Humility defines the apostleship, added Elder Dieter F. Uchtdorf of the Quorum of the Twelve Apostles. Their callings make them recognizable almost anywhere they travel, “but we know it’s not about us—it’s about Him. We are representing Him. … It’s about His greatness.”
As Apostles, President Ballard and his associates enjoy a sacred kinship with tens of thousands of missionaries sharing the gospel across the globe.
“We have to stay close to the missionary efforts, the mission leaders, and the missionaries themselves,” he said. “Whenever we can, we meet with the missionaries. We let them ask questions. We try to help them find, teach, baptize, and retain our Heavenly Father’s children.”
Like a flowing river, the Church is ever-changing. It is a dynamic organization that requires boots-on-the-ground leadership and direction.
President M. Russell Ballard, Acting President of the Quorum of the Twelve Apostles, works in his office in Salt Lake City on Tuesday, March 13, 2018. Photo by Ravell Call, Deseret News.
Christ directed the ancient Apostles to “go ye into all the world, and preach the gospel to every creature” (Mark 16:15). As today’s Church continues to take maiden steps in, say, Africa and Asia, members of the Quorum of the Twelve Apostles remain full-fledged agents of growth, filling their passport pages with stamps from around the world.
“It means a lot to the members, particularly the youth, to see and shake hands with one of the Quorum of the Twelve,” said President Ballard. “But it’s not only about what we can give to the people—it’s about what the people give back to us to help us better understand how we need to be spending our time.”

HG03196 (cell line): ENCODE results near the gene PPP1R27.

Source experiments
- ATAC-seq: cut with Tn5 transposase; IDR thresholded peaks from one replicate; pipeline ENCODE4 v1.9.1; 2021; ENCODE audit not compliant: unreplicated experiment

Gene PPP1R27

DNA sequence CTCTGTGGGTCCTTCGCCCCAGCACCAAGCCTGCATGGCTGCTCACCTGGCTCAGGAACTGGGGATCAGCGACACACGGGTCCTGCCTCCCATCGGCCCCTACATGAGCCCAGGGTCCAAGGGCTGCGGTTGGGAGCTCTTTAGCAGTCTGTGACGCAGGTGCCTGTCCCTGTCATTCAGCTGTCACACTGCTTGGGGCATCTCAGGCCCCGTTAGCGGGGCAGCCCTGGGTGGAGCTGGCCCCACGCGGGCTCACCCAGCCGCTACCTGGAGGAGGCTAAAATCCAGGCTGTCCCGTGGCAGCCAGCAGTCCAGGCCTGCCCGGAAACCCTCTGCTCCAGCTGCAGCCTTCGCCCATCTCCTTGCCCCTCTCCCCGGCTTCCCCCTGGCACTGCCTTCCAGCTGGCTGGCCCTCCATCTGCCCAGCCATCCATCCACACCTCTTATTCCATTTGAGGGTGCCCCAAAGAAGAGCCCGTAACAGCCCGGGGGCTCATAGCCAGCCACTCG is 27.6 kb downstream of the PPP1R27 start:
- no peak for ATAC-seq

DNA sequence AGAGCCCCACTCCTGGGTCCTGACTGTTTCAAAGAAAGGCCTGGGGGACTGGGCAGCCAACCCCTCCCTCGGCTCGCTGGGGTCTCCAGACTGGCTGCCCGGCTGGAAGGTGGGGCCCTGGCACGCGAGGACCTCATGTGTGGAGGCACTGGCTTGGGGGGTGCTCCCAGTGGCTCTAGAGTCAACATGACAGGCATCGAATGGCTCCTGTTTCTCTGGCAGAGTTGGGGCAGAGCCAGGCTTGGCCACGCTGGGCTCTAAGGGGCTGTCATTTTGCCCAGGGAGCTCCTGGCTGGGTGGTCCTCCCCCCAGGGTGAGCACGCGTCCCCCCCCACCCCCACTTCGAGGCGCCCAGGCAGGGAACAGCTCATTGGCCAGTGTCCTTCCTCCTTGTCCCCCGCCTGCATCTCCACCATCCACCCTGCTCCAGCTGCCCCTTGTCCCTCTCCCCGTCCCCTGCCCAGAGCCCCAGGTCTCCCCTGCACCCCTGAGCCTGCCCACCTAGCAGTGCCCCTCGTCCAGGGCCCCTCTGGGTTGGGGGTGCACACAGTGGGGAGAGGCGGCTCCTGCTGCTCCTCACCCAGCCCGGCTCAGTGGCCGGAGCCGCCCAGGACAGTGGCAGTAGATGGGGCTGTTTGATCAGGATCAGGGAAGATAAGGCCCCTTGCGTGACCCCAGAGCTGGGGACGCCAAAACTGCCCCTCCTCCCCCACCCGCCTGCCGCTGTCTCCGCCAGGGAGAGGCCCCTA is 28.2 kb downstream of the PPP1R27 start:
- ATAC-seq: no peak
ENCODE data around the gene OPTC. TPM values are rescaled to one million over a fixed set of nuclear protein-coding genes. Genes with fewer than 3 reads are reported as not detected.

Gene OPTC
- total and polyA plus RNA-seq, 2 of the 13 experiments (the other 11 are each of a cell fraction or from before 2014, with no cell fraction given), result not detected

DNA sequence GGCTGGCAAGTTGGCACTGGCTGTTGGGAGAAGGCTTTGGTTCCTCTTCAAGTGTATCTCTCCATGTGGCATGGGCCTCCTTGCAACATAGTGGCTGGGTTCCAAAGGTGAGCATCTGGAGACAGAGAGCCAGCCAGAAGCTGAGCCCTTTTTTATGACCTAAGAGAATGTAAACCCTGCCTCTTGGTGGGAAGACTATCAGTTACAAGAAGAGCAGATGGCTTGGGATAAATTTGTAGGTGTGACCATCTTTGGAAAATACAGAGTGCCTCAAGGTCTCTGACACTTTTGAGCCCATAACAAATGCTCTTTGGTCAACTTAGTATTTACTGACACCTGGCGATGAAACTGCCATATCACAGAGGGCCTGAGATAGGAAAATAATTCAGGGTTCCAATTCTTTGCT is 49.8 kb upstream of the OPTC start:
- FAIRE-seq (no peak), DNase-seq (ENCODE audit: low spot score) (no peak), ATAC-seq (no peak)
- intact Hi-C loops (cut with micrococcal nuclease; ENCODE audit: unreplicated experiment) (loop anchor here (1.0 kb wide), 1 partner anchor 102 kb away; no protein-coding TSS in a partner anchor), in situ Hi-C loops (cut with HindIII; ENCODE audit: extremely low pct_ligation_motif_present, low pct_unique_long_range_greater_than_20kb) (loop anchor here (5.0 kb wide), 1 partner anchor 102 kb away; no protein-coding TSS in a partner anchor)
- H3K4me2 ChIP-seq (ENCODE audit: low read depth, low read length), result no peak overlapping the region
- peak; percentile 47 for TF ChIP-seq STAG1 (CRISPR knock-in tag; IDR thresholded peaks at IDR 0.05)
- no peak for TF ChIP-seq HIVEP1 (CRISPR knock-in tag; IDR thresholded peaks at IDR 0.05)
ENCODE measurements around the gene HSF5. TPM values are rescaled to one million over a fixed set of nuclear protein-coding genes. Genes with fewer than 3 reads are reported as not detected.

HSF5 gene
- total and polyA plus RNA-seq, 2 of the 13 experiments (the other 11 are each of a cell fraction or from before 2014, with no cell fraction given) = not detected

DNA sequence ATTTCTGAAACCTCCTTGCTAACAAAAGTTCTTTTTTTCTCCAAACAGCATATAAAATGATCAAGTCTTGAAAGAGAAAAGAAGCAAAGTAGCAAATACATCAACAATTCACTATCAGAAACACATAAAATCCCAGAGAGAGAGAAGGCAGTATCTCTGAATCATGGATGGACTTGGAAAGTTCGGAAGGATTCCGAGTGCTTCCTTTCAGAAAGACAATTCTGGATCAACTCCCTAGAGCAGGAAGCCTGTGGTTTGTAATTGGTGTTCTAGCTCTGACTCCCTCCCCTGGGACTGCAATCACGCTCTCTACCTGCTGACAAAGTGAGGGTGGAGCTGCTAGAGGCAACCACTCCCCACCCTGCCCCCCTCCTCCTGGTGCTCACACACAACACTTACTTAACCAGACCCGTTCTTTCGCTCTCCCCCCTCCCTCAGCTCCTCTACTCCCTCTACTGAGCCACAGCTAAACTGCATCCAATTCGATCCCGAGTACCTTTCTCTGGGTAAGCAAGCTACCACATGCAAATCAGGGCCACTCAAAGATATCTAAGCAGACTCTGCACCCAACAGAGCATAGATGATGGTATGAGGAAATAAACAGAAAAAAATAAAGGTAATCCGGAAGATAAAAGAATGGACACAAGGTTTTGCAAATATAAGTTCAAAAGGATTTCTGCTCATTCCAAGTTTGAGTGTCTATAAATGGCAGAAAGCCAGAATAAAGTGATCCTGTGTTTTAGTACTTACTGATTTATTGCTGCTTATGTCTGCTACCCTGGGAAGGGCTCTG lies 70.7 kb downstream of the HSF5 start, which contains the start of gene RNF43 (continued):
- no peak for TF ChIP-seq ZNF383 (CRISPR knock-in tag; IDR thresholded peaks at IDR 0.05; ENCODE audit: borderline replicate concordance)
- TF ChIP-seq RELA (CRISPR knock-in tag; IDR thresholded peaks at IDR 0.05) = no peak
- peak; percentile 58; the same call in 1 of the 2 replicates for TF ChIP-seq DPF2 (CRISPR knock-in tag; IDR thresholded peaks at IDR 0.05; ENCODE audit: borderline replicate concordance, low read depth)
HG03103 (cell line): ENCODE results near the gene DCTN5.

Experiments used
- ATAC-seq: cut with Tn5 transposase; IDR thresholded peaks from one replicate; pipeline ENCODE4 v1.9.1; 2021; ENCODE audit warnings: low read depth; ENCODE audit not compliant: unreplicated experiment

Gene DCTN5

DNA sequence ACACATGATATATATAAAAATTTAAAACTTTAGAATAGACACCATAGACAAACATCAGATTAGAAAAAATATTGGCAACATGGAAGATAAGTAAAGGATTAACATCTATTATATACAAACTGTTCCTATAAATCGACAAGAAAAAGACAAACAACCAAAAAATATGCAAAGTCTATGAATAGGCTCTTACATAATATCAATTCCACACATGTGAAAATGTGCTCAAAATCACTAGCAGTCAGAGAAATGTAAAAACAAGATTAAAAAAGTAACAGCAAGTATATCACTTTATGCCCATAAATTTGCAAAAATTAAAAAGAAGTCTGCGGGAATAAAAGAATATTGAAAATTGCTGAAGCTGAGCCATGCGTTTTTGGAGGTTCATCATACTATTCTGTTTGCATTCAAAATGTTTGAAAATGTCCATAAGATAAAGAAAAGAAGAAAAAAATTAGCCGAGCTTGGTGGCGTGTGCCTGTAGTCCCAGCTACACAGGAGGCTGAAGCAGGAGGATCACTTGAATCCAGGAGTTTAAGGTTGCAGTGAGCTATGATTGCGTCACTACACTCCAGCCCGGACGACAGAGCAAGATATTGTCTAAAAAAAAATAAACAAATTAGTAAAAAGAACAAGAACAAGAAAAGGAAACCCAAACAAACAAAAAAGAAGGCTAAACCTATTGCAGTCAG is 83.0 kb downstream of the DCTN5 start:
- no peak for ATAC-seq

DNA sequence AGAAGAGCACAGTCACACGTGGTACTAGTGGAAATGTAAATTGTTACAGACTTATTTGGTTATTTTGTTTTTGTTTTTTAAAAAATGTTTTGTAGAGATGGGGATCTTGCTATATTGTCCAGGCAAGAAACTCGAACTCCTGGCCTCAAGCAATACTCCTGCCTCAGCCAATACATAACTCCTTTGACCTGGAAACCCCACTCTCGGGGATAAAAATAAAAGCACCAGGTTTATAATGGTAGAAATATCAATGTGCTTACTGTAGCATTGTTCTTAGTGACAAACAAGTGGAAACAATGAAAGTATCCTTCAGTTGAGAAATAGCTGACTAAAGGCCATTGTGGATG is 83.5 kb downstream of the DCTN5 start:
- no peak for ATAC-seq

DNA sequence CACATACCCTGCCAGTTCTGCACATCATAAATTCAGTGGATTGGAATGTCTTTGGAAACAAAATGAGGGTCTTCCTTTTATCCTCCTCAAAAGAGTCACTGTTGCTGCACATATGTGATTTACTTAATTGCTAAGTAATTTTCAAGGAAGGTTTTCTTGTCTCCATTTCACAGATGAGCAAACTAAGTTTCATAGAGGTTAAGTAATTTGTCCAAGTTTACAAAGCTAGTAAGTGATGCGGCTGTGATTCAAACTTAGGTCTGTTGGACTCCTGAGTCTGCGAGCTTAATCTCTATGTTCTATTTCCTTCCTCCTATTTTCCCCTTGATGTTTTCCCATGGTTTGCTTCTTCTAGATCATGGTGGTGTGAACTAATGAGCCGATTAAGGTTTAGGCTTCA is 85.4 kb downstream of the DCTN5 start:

Elder M. Russell Ballard, then of the Quorum of the Twelve Apostles, greets a family during his visit to Edmonton, Canada, June 10-11, 2017. Photo by Linda J. Purnell.
Longtime fellow Apostle Elder Jeffrey R. Holland agrees.
“There are a lot of [member] meetings where I learn a lot more than I teach, or at least I learn different things than I teach,” he said. “If I’m teaching, if I’m talking, then I’m probably not learning very much. But if I’m listening, then I can bring back what I’m learning to our quorums and our councils.”
Vast challenges face today’s Apostles. They minister to a worldwide congregation being tested by often relentless social media pressures, political unrest, pornography, and economic uncertainties. It is essential that the Apostles listen closely to God’s guiding voice.
“This is the Lord’s Church, and our major challenge is to be sure we are in tune with how He would want us to carry out His kingdom here on earth,” President Ballard said.
He rejoices in the paradox defining his apostolic call. Yes, he has a global responsibility. But the Holy Ghost allows him to connect with and bless individuals. It’s the Savior’s way, he said.
“I sometimes get a letter from someone saying, ‘I was in a meeting and you said something that changed my life.’
“That’s the power of the Holy Ghost. The Lord micromanages His Church.”
President Russell M. Nelson, left, and Elder M. Russell Ballard, both of the Quorum of the Twelve Apostles, greet each other at the start of the Saturday afternoon session of the Church’s 187th Semiannual General Conference in Salt Lake City on Saturday, September 30, 2017. Photo by Spenser Heaps, Deseret News.